In a crunch: Syracuse minor-league franchise sees stronger connection with Tampa Bay Lightning during lockout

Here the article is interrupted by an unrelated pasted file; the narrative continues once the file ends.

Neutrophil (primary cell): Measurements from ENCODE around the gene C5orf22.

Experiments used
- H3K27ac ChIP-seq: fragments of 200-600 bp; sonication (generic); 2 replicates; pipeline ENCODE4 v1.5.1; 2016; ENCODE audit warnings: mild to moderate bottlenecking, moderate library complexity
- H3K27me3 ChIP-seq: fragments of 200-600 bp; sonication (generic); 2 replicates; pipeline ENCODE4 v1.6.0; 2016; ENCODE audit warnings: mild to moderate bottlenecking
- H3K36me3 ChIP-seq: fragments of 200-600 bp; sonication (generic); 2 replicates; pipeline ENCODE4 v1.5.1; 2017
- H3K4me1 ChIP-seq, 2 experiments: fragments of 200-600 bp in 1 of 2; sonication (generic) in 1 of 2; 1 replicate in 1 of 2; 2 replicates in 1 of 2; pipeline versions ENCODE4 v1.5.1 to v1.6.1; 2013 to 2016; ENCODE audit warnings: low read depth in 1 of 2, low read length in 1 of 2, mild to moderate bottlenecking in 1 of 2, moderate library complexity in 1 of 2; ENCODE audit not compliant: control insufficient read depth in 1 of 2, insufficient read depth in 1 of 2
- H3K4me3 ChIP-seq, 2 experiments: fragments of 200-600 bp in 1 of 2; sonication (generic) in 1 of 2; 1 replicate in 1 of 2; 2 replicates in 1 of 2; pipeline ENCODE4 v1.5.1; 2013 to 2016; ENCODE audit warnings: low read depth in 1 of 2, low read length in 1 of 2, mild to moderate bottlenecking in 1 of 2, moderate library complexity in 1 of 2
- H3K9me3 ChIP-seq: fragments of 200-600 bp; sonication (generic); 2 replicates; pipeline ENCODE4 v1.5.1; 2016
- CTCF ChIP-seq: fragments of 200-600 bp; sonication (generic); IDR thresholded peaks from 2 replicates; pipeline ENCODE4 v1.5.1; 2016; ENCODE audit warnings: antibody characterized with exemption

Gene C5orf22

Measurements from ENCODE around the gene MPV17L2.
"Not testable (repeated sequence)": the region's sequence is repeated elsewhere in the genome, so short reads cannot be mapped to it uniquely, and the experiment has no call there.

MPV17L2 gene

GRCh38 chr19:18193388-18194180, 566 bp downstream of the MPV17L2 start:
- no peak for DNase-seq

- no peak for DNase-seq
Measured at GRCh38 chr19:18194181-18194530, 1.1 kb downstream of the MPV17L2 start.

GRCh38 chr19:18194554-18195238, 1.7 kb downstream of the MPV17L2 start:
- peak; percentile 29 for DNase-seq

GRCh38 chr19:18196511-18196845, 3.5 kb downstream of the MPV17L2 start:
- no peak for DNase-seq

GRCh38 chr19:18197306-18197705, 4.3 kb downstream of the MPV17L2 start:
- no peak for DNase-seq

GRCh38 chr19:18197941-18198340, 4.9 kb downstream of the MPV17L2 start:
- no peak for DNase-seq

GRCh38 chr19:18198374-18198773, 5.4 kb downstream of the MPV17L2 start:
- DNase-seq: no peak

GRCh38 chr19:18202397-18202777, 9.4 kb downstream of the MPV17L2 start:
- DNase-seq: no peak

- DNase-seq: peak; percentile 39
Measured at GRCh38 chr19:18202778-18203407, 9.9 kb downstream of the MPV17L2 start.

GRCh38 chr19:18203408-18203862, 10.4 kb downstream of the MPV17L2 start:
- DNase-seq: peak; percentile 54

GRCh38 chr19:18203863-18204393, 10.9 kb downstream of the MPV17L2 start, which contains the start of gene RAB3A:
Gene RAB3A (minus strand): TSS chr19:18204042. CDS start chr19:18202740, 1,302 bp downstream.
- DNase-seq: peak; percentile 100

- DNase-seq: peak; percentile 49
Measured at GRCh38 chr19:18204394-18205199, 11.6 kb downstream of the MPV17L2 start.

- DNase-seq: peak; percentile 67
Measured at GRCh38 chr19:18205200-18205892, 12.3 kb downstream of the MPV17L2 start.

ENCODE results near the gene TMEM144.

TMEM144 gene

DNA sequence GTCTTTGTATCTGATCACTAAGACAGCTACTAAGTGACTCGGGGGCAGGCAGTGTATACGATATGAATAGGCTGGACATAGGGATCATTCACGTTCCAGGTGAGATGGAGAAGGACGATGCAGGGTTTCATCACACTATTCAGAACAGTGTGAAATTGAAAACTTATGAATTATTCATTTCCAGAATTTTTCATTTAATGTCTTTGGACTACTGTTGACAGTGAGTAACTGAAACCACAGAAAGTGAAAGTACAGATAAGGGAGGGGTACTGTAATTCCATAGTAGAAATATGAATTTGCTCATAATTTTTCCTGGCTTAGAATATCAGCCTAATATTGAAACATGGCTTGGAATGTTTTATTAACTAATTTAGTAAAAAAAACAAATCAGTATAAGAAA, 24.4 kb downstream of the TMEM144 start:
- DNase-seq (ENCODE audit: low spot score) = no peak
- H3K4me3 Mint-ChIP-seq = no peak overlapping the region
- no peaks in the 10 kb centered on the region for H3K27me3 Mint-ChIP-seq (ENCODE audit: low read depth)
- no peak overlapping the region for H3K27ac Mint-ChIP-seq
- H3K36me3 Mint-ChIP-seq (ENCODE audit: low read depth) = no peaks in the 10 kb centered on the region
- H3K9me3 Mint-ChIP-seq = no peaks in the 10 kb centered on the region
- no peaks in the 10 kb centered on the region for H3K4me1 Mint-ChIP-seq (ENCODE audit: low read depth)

first_imgBrett Connolly knows something about the big leagues. The 20-year-old played 68 games for the Tampa Bay Lightning in the NHL last year, notching four goals and 15 points.He’s back in the minors this year, though. But not because of his play in Tampa.Connolly has joined the American Hockey League’s Syracuse Crunch this season, waiting out the NHL lockout that began Sept. 15. With owners and players locked in a dispute over issues like revenue sharing and player contracts, NHL games have been canceled through Dec. 14, but the threat of losing the entire season still looms.With the AHL experiencing no such dispute, NHL teams can send eligible players to the minors to stay game-ready. After playing just one full NHL season, Connolly fit the criteria and has scored 17 points in 19 games with Syracuse thus far.“Who knows, there may not even be an NHL season,” Connolly said. “I’m running with this. It would be cool to make a run at the Calder Cup.”AdvertisementThis is placeholder textFor the Crunch as an organization, it’s business as usual. The team is financially independent from the Lightning but shares a contract with an NHL partner for players. Last season’s Syracuse roster was part of the Anaheim organization, but the Crunch lineup is now in the Lightning system after a Tampa Bay-Anaheim minor-league swap. Tampa’s AHL squad in Norfolk won the Calder Cup championship last year, winning 28 consecutive games in the process.Maggie Walters, Crunch director of marketing and communications, said a recent game against Binghamton – Ottawa’s affiliate – may have attracted more fans from Ottawa than usual because they were interested in keeping tabs on the team’s prospects. Otherwise, Walters estimates the team has maintained its level of ticket sales from last year, with no significant lockout-related boost.In the realm of scouting and player development, though, the Crunch has noticed a difference since the lockout began, Walters said. Tampa Bay goaltending coach Frantz Jean was seen on the ice during last week’s practice at the Onondaga War Memorial, and Jean has frequently visited with Lightning player development coordinator Steve Thomas this year, Walters said.“It would happen anyways,” Walters said. “But it’s probably more frequent with the lockout.”Walters also pointed out a chain reaction caused by the lockout that leads to the East Coast Hockey League, a level below the AHL. With more NHL-ready players in the AHL, some AHL-level players have moved down to the ECHL.Crunch head coach Jon Cooper, last year’s AHL outstanding coach award winner, said he sees a raised standard of play in the league this year. He estimates that 100 or more players in the league would be in the NHL right now, if not for the lockout.Despite the sense of moving down a level, Cooper believes the situation can help certain young players.“It gives guys the chance to play way more minutes, important minutes,” Cooper said. “It gives us the chance to put them in all types of situations. There’s no substitute for playing.”It’s something Connolly recognizes as he speaks with his Tampa teammates.Some are playing in Europe with many other NHL players. Others aren’t playing at all. Lightning star Steven Stamkos is one of those who is not playing, instead enjoying the time off and working out to stay in peak condition, Connolly said.Connolly sees the value in rest, but he wants to take his opportunity in Syracuse to develop his game as much as possible.“I played with guys last year who don’t have a place to play,” Connolly said. “It’s a benefit for me – everyone wants to be playing, and I’ve learned so much. The coaches are hard on me, they expect a lot, and you need that as a player.”And it’s not as if his Tampa coaches aren’t watching. Lightning head coach Guy Boucher has made the trip to six Crunch games this season, something he would never be able to do during a regular NHL season, Cooper said.So far this season, Syracuse has carried its momentum from last year’s Calder Cup run in Norfolk, starting the season 13-5-1-1 and tied for first place in the AHL’s Eastern Conference.“It’s a great group of guys,” Connolly said. “I’ve never been on a team that’s so confident. We want to get better, we will get better and losing is not acceptable.”Although the AHL provides high-level hockey for a price much less expensive than the NHL, some local fans are getting restless at the lack of NHL play. Senior television, radio and film major Jake Cohen is an avid NHL fan who grew up in St. Louis rooting for the Blues.When Cohen came to Syracuse, he got his NHL fix by traveling to Buffalo for Sabres games. He estimates that he has gone once a month in the last three years.But since players can’t move up to the NHL due to the lockout, Cohen finds himself unwilling to spend money on the Crunch despite the AHL’s status as the highest-level North American league currently in season.“I don’t really care about AHL teams,” Cohen said. “I care more about individual player growth and following their journey to the NHL. Since there’s no season, it’s pointless.”As the lockout drags on, players and coaches are beginning to wonder if the conflict can be resolved in time to save the season. Cooper said he listens to NHL Network Radio every morning when he’s not on the road, and Connolly said he uses social media to read up on the latest developments.Until a resolution is reached, Connolly will be a member of the Crunch, which looks primed to contend for the Calder Cup.For Connolly, the chance to chase a title – no matter where he takes the ice – makes the experience worth it.“I have a grasp on everything, and I’ve been keeping tabs,” Connolly said. “But right now, the Syracuse Crunch is my main thought.” Comments Facebook Twitter Google+ Published on December 5, 2012 at 2:54 am Contact Kevin: [email protected]last_img